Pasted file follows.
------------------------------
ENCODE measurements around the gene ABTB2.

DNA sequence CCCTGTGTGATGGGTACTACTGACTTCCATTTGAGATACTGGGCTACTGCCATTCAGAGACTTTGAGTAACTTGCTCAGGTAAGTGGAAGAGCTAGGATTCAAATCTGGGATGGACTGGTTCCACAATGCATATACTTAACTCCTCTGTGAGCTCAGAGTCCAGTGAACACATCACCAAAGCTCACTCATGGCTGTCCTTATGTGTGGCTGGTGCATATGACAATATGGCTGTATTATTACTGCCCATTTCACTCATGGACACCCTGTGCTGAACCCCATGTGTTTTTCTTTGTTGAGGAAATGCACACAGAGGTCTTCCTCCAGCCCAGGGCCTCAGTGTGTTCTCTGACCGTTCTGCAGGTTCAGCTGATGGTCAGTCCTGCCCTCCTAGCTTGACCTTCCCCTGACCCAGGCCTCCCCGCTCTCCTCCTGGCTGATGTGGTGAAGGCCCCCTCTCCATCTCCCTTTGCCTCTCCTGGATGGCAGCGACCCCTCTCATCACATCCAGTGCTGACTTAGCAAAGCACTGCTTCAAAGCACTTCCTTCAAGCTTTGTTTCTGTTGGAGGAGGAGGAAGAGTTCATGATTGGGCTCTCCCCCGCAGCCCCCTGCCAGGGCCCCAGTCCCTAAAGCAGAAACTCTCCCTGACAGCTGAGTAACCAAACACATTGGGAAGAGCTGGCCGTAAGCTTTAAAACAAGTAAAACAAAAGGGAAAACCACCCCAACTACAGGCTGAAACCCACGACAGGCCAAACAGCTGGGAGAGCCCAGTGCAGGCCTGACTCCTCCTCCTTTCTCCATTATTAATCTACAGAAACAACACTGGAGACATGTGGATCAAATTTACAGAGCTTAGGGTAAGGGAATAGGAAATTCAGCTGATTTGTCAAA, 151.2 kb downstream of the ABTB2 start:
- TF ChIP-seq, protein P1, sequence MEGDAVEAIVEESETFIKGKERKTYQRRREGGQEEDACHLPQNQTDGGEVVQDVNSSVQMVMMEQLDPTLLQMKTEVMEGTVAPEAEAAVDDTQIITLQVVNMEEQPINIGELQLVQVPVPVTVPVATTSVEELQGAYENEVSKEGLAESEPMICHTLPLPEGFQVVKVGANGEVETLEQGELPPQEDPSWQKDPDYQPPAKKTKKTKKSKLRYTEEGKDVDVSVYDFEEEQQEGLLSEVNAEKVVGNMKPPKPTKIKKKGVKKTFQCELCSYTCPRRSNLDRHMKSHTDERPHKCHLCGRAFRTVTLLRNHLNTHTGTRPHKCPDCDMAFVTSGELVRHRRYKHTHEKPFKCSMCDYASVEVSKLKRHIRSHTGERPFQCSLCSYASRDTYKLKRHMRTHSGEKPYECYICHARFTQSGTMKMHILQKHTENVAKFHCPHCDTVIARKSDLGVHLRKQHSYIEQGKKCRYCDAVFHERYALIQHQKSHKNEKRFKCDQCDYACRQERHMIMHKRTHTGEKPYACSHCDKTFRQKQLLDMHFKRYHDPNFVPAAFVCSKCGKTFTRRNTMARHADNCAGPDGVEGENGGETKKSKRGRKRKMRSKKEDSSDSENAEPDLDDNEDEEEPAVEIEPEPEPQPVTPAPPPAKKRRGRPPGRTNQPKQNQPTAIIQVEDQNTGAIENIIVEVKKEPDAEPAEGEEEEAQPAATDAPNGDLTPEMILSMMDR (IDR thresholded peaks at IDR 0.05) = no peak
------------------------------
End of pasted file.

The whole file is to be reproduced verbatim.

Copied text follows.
ENCODE measurements around the gene ABTB2.

DNA sequence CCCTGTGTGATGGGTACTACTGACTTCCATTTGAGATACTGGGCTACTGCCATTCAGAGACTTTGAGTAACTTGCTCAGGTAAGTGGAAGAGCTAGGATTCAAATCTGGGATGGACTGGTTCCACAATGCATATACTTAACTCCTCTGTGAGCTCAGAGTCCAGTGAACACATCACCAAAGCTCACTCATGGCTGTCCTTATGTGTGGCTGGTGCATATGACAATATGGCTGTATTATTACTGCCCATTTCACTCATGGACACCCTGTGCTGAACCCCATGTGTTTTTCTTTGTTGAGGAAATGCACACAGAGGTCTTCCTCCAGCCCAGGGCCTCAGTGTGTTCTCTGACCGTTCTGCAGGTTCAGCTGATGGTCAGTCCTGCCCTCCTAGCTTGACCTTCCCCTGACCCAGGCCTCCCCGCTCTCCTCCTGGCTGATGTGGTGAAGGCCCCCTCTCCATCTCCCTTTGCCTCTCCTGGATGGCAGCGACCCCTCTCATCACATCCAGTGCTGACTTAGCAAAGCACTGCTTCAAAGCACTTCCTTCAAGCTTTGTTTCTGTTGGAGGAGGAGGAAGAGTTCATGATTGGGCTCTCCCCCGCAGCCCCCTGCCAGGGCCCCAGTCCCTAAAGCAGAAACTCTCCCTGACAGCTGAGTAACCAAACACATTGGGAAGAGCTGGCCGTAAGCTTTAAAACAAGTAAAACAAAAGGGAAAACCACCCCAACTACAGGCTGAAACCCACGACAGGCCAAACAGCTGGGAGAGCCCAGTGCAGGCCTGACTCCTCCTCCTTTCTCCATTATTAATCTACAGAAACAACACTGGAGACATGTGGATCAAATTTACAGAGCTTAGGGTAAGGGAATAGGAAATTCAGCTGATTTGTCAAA, 151.2 kb downstream of the ABTB2 start:
- TF ChIP-seq, protein P1, sequence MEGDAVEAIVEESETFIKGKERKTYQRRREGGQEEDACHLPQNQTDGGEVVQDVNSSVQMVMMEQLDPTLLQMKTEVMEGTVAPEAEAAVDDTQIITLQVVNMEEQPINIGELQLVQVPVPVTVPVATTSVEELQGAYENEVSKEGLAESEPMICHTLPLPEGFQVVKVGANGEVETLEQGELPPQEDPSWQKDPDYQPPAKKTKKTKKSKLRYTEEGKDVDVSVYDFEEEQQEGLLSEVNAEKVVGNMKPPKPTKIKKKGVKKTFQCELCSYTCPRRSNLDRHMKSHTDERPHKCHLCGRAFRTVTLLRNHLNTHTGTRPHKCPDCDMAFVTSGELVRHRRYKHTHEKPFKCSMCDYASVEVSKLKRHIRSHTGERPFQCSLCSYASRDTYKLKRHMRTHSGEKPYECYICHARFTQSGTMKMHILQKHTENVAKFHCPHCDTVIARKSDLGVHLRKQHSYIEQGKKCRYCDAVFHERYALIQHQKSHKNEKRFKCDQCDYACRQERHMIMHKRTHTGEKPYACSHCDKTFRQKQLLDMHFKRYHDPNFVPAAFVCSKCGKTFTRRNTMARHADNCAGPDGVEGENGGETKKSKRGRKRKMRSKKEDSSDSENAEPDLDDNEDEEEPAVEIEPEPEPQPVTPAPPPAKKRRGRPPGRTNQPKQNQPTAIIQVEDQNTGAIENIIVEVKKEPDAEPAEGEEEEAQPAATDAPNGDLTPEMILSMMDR (IDR thresholded peaks at IDR 0.05) = no peak